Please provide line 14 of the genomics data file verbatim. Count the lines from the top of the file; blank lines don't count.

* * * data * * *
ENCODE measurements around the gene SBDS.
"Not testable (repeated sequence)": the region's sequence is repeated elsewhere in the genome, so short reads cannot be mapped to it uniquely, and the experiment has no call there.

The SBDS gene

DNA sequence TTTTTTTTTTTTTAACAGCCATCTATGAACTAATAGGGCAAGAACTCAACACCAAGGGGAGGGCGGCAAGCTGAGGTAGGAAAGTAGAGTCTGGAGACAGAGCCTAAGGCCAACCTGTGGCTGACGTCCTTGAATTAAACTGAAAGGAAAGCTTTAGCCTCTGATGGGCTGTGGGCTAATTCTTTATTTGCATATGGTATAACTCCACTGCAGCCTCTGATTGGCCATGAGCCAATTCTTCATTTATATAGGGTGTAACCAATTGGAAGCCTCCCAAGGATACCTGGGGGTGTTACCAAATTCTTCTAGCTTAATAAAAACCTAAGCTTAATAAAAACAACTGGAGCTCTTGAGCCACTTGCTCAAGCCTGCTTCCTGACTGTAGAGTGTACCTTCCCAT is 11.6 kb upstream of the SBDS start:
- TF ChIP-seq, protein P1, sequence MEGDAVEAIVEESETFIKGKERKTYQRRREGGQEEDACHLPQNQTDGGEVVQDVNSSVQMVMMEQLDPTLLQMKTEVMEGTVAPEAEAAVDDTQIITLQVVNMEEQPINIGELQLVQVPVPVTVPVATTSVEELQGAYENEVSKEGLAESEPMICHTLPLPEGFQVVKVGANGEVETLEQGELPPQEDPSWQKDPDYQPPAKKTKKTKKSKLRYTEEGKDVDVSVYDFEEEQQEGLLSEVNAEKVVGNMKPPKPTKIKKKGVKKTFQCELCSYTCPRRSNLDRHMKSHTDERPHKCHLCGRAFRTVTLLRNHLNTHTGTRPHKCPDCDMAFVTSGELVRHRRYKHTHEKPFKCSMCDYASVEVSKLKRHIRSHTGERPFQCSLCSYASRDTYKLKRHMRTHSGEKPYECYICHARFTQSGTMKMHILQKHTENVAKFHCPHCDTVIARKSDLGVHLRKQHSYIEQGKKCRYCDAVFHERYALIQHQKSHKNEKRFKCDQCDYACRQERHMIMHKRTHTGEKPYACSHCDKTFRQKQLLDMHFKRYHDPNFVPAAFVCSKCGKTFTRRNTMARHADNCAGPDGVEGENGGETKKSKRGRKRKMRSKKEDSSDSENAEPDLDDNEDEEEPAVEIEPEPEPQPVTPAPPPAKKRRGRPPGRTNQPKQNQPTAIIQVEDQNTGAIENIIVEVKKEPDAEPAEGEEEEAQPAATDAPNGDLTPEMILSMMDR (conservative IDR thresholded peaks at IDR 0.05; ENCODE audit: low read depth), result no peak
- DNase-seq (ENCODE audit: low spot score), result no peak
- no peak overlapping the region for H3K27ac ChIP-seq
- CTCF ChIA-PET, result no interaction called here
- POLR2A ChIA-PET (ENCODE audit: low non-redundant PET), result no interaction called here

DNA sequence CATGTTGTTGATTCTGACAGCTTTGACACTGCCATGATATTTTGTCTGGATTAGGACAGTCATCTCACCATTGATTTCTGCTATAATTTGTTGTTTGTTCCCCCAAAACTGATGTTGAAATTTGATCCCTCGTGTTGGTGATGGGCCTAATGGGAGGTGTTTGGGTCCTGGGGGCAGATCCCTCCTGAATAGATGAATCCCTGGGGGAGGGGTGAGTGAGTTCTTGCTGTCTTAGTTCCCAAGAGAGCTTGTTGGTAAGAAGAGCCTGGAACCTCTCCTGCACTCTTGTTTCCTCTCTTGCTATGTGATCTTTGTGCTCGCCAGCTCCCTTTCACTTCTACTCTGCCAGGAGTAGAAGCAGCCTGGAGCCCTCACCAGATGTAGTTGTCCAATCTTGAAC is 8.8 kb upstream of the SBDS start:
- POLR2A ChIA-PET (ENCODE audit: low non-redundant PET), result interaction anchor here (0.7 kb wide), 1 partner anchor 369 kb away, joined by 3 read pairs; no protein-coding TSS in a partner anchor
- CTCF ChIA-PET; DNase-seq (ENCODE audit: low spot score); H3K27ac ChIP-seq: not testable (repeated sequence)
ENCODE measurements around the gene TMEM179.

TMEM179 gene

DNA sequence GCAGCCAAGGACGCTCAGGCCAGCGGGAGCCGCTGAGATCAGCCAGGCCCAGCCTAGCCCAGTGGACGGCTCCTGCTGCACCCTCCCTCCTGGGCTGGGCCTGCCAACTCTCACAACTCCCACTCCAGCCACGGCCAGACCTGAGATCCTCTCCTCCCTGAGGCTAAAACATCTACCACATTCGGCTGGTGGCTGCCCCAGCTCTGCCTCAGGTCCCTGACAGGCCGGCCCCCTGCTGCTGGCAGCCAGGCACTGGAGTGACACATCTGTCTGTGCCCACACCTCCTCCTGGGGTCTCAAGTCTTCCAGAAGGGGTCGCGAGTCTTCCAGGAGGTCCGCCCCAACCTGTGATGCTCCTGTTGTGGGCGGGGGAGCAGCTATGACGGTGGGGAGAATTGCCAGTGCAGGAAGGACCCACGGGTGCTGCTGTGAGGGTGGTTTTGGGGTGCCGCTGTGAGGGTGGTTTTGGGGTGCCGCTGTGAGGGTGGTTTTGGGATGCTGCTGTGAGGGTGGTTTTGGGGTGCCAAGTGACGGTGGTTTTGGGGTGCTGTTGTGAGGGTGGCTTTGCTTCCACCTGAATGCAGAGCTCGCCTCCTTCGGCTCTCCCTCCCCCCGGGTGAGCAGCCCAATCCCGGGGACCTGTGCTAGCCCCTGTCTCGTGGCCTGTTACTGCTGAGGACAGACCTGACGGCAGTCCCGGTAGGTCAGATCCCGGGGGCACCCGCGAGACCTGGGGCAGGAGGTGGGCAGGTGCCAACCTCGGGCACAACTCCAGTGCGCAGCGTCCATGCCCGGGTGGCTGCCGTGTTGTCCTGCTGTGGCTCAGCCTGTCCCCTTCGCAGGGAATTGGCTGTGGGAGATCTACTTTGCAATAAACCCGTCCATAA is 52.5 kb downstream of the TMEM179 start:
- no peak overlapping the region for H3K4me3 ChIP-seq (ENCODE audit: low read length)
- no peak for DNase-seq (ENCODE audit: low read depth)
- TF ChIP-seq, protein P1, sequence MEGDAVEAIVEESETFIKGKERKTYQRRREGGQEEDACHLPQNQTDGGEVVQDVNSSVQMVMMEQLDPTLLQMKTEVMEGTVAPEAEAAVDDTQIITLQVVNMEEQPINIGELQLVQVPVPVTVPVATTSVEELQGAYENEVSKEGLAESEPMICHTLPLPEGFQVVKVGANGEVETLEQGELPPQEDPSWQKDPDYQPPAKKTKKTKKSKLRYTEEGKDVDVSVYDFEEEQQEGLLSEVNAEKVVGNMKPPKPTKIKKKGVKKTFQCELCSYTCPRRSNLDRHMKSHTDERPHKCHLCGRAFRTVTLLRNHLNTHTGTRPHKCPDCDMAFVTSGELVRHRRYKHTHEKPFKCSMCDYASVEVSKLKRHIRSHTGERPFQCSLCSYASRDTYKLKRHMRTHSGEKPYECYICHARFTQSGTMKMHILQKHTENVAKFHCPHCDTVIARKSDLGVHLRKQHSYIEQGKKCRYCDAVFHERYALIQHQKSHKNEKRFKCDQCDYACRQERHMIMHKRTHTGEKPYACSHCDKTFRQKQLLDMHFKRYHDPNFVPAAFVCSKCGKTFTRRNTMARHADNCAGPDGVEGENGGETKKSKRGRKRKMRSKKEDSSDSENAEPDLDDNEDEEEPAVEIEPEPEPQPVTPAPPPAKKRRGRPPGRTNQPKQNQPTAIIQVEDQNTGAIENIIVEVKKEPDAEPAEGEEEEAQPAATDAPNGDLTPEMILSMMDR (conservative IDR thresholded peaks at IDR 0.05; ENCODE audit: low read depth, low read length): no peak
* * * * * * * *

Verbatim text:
TMEM179 gene